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“The series takes as its premise the societal need to discuss in civil fashion topics about which we tend to hold strong and impassioned opinions. Too often, we are simply shouting at each other or we don’t discuss the topics at all — which means that we are not updating our perspective, even as the world keeps turning and changing around us. Further, universities are by definition the repositories and testing grounds for ideas big and small, so even as much research carried out on campuses is geared towards pre-professional and professional audiences, they are also part of communities, so natural forums for the discussion of ideas important to most everyone.”
Robert Kibler, chair of the Division of Humanities

University Communications

Division of Humanities begins Campus and Community Dialogue Series

MINOT, N.D. – The Minot State University Division of Humanities debuted a new Campus and Community Dialogue Series Tuesday at the Northwest Arts Gallery.

The event, titled “Is Religion Still Relevant?,” lasted an hour and a half and attracted nearly 100 individuals from both on and off the Minot State campus.

“The series takes as its premise the societal need to discuss in civil fashion topics about which we tend to hold strong and impassioned opinions,” said Robert Kibler, professor of literature and humanities and chair of the Division of Humanities, about the event in a release. “Too often, we are simply shouting at each other or we don’t discuss the topics at all — which means that we are not updating our perspective, even as the world keeps turning and changing around us. Further, universities are by definition the repositories and testing grounds for ideas big and small, so even as much research carried out on campuses is geared towards pre-professional and professional audiences, they are also part of communities, so natural forums for the discussion of ideas important to most everyone.”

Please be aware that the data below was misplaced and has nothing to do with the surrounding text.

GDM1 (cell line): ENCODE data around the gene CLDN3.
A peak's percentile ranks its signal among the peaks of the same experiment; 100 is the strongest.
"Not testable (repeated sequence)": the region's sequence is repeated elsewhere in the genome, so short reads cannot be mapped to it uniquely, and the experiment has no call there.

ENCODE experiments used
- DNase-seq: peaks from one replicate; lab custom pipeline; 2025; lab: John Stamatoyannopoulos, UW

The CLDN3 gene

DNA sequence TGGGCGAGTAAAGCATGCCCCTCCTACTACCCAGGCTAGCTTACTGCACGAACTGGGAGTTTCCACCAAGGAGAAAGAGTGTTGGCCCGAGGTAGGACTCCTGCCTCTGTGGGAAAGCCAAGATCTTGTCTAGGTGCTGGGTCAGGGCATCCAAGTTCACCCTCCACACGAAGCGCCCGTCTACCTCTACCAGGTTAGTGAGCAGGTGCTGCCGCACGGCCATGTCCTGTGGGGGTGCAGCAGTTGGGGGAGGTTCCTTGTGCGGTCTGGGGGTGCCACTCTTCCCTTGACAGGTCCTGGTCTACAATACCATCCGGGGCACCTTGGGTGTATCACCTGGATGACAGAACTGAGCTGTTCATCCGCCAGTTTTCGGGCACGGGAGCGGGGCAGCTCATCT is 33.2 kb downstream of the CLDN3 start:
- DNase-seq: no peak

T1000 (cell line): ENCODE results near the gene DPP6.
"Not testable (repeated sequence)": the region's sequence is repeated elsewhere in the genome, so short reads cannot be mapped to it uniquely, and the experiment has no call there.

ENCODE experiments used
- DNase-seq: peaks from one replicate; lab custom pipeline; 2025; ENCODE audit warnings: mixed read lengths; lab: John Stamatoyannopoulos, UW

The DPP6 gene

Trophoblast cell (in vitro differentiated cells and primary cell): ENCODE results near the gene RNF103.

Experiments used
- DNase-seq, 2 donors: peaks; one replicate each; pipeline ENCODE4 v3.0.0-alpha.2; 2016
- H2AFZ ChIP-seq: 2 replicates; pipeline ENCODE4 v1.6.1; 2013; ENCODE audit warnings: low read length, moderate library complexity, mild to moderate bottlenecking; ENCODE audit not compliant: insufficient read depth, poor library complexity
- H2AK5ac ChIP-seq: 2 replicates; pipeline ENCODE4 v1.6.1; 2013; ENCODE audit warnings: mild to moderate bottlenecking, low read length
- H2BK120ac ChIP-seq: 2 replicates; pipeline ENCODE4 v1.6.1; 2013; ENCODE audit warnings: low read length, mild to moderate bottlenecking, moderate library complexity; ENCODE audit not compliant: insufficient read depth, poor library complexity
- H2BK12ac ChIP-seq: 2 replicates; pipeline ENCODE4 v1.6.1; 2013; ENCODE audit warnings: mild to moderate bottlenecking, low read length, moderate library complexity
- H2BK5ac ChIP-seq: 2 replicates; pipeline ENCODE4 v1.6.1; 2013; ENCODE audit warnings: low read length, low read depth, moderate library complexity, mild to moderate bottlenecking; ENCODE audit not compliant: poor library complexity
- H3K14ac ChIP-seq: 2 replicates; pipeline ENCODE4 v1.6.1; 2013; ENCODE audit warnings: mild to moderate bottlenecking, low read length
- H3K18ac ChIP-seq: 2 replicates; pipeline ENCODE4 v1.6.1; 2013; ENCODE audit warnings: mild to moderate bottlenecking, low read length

Each installment of the Campus and Community Dialogue Series features a moderator and two or more faculty or community members organize some basic and differing ideas about the topic. For the first event, Micah Bloom (Art) and Robert Kibler (English) offered differing perspectives, and Christina Paxman (Communication Arts) moderated.

The next Campus and Community Dialogue Series will take place during Shakespeare-Fest, on Tuesday, April 24. The second event is titled “Should We Just Get rid of Shakespeare? A Discussion About the Contemporary University Curriculum.” There is no charge for the events.

ABOUT MINOT STATE UNIVERSITY
Minot State University is a public university dedicated to excellence in education, scholarship, and community engagement achieved through rigorous academic experiences, active learning environments, commitment to public service, and a vibrant campus life.

Published: 02/21/18



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